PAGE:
True Story: When my son was about 3, I took him to go see his first movie in an actual movie theater. They had just built a brand new theater near our home and he was suitably impressed with all the bright shiny lights. Anyway, we got our popcorn and grabbed our seats just as the lights were dimming (you never really go anywhere quickly when an inquisitive toddler is involved). We got through the movie trailers, then, to my surprise, my son popped out of his seat and said he was ready to go home. Being his first movie-going experience, he thought the trailers were the big deal and did not realize we had not yet gotten to the featured attraction.
I was reminded of this after watching some conversations around SDN and programmability unfold over the last few days. If you believe to some of the folks out there, SDN is a settled matter--the technology is done, use cases nailed, and winning vendors already crowned. All that’s left is for the janitors to sweep the popcorn off the floor.
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Tags: Cisco Open Network Environment, future, OpenFlow, OpenStack, SDN
So, with our announcements around OpenStack this week a few folks have asked me how OpenStack fits into our broader strategies like Cisco Open Network Environment. The short answer is “quite well, actually”, the longer answer follows.
If you look back our original introduction of the Cisco Open Network Environment, we made a couple of points—there is a plurality of use cases and as a result, there need to be a plurality of enabling technologies. While there are common objectives such as agility and programmability to better handle the macro trends like cloud and virtualization, the truth is, everyone has their own design objectives and priorities. To that sentiment, I might add that folks have varying operational objectives and priorities—the appetite for the amount of risk and complexity they want to take on.
With the three-pillar structure of the Open Network Environment, we feel like we have given folks the flexibility to choose the right technologies for the job. With initiatives like OpenStack we now support a different kind of flexibility.
While a segment of the market seems to want to start writing their own protocols and hand-wiring flow tables, a different segment of the market is moving in the other direction, expressing a desire to get out of the infrastructure business and focus their time and efforts on their apps and their users—this has traditionally been the Vblock and FlexPod crowd. With OpenStack, they now have another option—they get the programmability we talk about with the Open Network Environment, but at the stack level, instead of at the box level. The idea behind something like the Cisco Edition of OpenStack is simplify the task and reduce the risks of standing up a cloud stack. You have the full Folsom release of OpenStack, some Puppet recipes to simplify deployment and validation against the relevant Cisco hardware (follow that last link for details).
To get more insights into our OpenStack announcements this week, check our this blog by Lew Tucker, our VP/CTO for Cloud Computing and this post by Kyle Mestery, one of the many Cisco folks who has invested a great deal of time and effort in OpenStack.
One final thought. We are a long way from being done yet. In just the last few days, I blogged about how our Virtuata and vCider acquisitions fit into a multi-cloud strategy, we have had the aforementioned posts related to this week’s OpenStack announcements, and Rodrigo Flores just posted about our Multi-Cloud Acceleration Kits for our Intelligent Automation for Cloud solution. While cloud is the destination, there are many ways to get there as we have customers and we will continue to innovate and partner on a number of fronts and in a number of ways that will likely surprise some folks. Stay tuned.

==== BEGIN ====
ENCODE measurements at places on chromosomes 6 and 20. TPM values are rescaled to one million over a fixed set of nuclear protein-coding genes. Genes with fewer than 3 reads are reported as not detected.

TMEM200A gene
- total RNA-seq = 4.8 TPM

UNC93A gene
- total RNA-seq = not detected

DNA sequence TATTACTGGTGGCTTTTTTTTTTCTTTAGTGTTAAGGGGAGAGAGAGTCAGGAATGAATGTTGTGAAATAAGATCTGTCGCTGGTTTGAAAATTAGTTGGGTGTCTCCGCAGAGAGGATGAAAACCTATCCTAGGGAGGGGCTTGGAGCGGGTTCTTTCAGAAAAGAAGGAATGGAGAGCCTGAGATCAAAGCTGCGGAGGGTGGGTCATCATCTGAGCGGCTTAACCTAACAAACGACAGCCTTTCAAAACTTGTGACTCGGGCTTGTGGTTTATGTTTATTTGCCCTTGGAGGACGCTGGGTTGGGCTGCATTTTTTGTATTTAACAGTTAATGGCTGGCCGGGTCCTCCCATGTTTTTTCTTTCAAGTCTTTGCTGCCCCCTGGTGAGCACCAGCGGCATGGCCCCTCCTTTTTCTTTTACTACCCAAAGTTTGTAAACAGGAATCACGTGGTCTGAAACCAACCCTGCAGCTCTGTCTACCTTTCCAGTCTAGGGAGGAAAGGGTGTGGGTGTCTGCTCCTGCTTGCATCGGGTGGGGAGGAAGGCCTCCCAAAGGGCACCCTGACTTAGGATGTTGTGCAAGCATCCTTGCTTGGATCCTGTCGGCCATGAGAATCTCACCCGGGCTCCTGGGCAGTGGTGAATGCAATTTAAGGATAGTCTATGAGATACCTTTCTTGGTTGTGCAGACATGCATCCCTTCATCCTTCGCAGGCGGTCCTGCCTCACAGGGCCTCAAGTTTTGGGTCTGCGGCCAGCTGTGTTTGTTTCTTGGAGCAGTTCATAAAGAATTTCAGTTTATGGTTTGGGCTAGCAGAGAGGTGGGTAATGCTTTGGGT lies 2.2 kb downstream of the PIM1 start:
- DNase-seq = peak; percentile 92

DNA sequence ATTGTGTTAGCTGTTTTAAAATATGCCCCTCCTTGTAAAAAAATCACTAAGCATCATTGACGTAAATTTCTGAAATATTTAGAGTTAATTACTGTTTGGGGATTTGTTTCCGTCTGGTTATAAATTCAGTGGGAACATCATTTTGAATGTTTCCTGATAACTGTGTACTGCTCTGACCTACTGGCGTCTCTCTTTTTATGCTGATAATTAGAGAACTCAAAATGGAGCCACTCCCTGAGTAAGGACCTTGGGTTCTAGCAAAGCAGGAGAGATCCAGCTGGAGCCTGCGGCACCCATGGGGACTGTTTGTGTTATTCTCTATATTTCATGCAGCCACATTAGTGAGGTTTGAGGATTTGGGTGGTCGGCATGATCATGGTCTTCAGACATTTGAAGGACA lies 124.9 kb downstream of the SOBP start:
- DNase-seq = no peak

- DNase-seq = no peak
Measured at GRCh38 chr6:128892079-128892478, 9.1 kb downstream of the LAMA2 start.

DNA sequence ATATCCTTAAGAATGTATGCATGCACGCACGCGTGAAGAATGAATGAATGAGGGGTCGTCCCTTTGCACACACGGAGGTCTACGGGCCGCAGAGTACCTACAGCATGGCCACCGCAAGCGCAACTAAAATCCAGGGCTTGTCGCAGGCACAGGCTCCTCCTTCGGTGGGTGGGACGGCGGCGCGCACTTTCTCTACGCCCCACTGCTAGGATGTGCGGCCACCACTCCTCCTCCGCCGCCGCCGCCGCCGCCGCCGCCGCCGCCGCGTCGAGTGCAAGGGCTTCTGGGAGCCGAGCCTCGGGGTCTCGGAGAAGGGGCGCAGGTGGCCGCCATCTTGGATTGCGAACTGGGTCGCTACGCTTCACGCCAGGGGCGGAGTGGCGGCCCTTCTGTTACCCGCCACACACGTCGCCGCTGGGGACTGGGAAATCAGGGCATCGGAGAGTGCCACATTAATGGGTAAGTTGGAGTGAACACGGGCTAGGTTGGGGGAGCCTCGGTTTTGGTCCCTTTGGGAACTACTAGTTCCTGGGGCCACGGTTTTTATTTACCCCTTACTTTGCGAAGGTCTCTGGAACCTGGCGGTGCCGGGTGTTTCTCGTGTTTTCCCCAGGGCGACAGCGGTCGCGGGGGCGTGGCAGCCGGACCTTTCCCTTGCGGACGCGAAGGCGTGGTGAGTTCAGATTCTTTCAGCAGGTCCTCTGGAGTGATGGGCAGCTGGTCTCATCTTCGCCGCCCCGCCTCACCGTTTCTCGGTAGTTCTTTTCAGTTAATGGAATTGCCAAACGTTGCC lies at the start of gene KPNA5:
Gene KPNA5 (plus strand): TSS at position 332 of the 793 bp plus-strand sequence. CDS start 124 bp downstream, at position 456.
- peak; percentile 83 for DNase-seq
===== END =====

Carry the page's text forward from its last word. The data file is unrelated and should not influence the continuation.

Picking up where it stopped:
Tags: Cisco Open Network Environment, Cloud Computing, FlexPod, OpenStack, programmability, SDN, Vblock, virtualization
For those of you wondering about the impact to Cisco of Software Defined Networking and the combined SDN strategy of VMware and Nicira, I point you to a very rational and well-articulated article by Mike Fratto of Network Computing, that basically says Cisco doesn’t have much to worry about. (Enterprise Strategy Group had already said something similar, by the way).
Specifically, Fratto says:
The lack of programmability in existing networking hardware is certainly a problem, but VMware’s acquisition of Nicira does not mean that Cisco and its ilk will be marginalized… It does mean the role and management of the physical network is changing, and I think Cisco is further ahead than most of its competitors in creating a vision for the next phase of networking.
I couldn’t agree more. Since Cisco live! when we announced our Cisco ONE strategy for network programmability as well as the advances in our Nexus 1000V portfolio for virtual network overlays, I have been posting on many of the same points.
My take here was that the VMware-Nicira acquisition did not portend a strategic break with Cisco, and while there are some obvious overlaps in our product lines, there are still a number of areas of collaboration, cooperation and interoperability. The virtual network infrastructure is just one piece of a larger software stack and the differentiation will likely be decided in the orchestration, management and applications built on top of the newly programmable infrastructures sometime down the road. Read More »
Tags: Cisco ONE, Cisco Open Network Environment, FabricPath, LISP, Nexus 1000v, Nexus 5000, Nexus 7000, Nicira, OpenStack, OTV, SDN, software defined networking, virtual network overlays, VMware, vPath, VXLAN